Updated Apr 17, 2024 - Business

Suspended NPR editor resigns after accusing network of liberal bias

A view of the National Public Radio (NPR) headquarters on North Capitol Street February 22,

A view of the National Public Radio (NPR) headquarters in Washington, D.C. on Feb. 22. Photo: Drew Angerer/Getty Images

NPR senior editor Uri Berliner announced Wednesday that he is resigning from the publication, saying he "cannot work in a newsroom where I am disparaged."

Why it matters: Berliner's resignation comes shortly after he was suspended from NPR over an essay he published in an outside publication accusing the network of becoming too entrenched in a progressive worldview.

Context: In an essay in The Free Press earlier this month, Berliner criticized NPR's coverage of various topics and wrote that "an open-minded spirit no longer exists within NPR."

  • NPR's Chief Content Officer Edith Chapin then defended the network against Berliner's accusations in a memo to staff, saying NPR leaders "strongly disagree" with his views.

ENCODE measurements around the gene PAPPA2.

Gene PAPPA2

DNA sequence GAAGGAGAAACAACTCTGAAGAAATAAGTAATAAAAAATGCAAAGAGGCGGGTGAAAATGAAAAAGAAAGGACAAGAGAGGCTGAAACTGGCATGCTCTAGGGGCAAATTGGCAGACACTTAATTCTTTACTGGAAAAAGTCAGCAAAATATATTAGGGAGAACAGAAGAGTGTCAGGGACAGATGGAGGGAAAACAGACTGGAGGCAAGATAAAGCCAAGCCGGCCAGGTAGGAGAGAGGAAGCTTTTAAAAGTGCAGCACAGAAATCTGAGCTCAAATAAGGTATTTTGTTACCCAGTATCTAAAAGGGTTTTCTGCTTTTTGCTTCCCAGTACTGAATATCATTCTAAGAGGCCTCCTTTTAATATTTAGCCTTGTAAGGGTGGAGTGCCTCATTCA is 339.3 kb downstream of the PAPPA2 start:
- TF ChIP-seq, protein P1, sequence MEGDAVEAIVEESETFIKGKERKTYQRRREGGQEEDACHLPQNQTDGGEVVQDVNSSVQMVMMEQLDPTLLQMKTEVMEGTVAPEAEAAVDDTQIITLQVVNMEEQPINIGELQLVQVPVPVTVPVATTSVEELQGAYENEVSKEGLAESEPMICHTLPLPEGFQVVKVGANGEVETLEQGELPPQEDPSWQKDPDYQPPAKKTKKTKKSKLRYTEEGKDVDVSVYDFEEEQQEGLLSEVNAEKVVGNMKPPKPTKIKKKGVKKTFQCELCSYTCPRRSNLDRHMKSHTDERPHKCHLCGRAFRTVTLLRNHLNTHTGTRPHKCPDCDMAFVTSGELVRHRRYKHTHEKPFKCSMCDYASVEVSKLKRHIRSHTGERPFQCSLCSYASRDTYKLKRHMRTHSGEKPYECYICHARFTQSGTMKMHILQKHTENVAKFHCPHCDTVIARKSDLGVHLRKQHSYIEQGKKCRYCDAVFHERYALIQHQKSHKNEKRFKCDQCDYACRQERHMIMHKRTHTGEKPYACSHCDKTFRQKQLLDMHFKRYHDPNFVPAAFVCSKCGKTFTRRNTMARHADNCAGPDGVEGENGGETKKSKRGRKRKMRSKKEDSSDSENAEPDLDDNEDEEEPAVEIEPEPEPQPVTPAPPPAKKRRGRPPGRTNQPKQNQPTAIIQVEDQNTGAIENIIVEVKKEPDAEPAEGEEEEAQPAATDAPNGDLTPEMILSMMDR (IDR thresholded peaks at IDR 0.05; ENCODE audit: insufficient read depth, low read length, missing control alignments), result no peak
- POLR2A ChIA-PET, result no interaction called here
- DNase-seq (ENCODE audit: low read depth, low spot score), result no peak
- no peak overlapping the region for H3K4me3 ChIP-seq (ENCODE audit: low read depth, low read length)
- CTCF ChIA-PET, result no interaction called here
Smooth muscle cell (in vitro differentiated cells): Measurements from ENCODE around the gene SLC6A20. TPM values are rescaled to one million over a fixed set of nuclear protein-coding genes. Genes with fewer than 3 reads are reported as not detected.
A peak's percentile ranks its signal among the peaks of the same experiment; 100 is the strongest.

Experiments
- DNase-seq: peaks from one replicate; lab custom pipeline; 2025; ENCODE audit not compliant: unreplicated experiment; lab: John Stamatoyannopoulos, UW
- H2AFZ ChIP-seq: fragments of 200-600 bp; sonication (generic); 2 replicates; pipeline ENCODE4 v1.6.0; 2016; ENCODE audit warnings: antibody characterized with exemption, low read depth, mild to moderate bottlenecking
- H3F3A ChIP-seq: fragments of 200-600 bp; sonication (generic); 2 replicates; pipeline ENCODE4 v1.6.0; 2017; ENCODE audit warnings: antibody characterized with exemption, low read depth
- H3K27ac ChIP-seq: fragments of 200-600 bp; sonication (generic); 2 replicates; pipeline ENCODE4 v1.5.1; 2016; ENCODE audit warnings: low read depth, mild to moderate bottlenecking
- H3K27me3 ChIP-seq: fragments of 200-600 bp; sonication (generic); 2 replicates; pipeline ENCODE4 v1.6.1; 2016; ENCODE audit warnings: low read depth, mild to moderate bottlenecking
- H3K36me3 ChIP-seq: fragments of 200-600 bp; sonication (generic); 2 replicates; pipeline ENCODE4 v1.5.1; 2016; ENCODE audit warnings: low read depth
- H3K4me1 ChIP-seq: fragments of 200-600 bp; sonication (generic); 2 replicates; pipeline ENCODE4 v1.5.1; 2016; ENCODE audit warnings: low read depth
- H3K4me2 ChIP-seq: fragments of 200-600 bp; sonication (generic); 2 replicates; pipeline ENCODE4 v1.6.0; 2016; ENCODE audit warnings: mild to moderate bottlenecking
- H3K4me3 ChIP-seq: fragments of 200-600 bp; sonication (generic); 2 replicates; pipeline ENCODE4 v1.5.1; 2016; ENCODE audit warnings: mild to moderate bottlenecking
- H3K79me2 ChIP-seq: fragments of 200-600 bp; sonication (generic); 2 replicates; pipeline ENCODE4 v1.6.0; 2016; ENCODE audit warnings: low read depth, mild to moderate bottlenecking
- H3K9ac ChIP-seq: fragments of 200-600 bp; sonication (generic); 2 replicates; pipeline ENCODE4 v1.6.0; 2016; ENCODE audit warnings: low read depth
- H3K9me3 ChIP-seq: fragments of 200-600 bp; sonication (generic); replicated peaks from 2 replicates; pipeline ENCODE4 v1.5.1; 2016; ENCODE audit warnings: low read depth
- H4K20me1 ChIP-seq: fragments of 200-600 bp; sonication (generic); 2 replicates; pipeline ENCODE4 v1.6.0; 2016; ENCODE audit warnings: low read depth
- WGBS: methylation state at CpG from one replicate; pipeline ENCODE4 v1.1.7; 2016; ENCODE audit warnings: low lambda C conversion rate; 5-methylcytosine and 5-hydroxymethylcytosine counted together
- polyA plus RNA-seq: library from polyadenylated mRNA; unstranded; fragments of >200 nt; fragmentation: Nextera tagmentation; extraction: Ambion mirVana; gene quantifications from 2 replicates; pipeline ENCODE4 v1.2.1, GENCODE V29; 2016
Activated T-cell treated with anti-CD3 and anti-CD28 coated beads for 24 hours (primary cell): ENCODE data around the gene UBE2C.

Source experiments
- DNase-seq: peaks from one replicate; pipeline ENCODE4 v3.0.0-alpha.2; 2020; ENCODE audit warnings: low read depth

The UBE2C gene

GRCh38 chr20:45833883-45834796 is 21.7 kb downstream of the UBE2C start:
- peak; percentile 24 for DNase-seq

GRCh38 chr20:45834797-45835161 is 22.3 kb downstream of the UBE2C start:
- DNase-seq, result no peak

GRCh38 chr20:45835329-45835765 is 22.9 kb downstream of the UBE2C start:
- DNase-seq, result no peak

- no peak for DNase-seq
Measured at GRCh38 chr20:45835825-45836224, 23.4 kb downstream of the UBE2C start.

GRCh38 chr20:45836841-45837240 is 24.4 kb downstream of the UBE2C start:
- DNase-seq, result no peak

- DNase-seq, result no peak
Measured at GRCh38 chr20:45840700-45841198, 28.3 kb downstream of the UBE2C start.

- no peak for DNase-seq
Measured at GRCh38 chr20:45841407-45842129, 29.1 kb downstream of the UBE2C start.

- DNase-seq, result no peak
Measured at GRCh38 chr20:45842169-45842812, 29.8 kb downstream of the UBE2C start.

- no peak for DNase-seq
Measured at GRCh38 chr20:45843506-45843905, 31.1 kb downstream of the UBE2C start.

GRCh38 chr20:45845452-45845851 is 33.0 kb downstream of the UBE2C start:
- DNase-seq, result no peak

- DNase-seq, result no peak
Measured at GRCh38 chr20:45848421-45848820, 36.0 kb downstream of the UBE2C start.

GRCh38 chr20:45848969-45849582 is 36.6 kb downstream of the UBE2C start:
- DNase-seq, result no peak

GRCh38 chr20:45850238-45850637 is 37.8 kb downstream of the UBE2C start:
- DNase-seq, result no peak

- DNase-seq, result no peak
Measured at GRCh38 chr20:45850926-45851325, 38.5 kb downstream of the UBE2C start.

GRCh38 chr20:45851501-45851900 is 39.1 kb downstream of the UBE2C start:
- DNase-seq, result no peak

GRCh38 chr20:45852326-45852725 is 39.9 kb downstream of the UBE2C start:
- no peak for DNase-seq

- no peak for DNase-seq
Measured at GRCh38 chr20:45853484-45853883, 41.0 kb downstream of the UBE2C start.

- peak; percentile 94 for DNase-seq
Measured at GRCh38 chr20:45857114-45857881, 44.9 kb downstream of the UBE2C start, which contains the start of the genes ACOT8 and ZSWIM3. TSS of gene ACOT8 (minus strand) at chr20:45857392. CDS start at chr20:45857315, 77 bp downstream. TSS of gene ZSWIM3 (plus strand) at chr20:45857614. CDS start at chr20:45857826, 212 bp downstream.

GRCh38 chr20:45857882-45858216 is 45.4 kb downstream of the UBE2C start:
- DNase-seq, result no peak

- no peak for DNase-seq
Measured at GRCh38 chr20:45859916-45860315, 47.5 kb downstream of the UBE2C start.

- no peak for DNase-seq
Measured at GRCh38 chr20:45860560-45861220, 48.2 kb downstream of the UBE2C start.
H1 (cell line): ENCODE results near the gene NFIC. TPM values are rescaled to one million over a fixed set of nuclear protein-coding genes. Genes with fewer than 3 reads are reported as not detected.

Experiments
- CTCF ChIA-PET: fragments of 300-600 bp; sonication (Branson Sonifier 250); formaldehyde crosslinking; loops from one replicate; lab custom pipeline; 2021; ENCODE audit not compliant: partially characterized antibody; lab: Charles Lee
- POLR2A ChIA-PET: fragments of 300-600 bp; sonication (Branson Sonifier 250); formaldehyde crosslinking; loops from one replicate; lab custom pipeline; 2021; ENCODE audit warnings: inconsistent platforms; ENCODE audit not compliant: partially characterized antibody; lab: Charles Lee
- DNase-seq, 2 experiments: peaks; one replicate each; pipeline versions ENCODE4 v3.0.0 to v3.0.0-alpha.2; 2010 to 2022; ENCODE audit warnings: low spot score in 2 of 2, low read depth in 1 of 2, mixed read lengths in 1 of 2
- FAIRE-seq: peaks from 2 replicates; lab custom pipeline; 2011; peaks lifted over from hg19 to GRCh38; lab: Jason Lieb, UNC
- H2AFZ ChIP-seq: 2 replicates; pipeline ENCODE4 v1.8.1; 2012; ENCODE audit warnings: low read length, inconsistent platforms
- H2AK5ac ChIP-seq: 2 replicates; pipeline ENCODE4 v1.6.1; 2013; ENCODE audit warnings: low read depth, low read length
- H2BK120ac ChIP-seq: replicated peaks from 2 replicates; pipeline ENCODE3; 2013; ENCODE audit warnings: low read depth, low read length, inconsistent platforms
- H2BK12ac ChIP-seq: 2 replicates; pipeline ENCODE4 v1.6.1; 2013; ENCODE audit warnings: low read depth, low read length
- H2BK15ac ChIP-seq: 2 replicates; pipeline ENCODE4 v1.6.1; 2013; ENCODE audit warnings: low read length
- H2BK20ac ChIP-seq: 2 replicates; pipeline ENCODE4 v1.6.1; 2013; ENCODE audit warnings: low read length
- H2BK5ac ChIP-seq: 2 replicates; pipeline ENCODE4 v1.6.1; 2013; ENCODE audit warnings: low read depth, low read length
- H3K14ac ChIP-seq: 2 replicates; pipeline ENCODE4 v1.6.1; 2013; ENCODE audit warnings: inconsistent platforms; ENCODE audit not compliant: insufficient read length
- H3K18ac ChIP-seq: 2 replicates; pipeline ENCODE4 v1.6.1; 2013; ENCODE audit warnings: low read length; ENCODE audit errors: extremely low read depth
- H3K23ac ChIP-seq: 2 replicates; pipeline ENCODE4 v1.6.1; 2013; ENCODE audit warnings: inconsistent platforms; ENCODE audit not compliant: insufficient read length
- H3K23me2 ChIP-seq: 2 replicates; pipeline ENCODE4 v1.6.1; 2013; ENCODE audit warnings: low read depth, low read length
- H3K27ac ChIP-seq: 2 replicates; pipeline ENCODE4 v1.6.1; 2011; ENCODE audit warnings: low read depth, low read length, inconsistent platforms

• NPR reported Tuesday that Berliner had begun a five-day suspension without pay on Friday.

State of play: In a statement posted to X announcing his resignation, Berliner said he wants to see NPR "thrive and do important journalism."

  • "But I cannot work in a newsroom where I am disparaged by a new CEO whose divisive views confirm the very problems at NPR I cite in my Free Press essay," he added.
  • NPR told Axios it "does not comment on individual personnel matters."

The big picture: Many prominent newsrooms are wrestling with questions of bias and neutrality in their coverage, including the New York Times.

  • These debates come as public trust in media has plunged in recent decades in the U.S. The downward trend is true of Republicans, Democrats and Independents alike.

Editor's note: This story is developing and will be updated.

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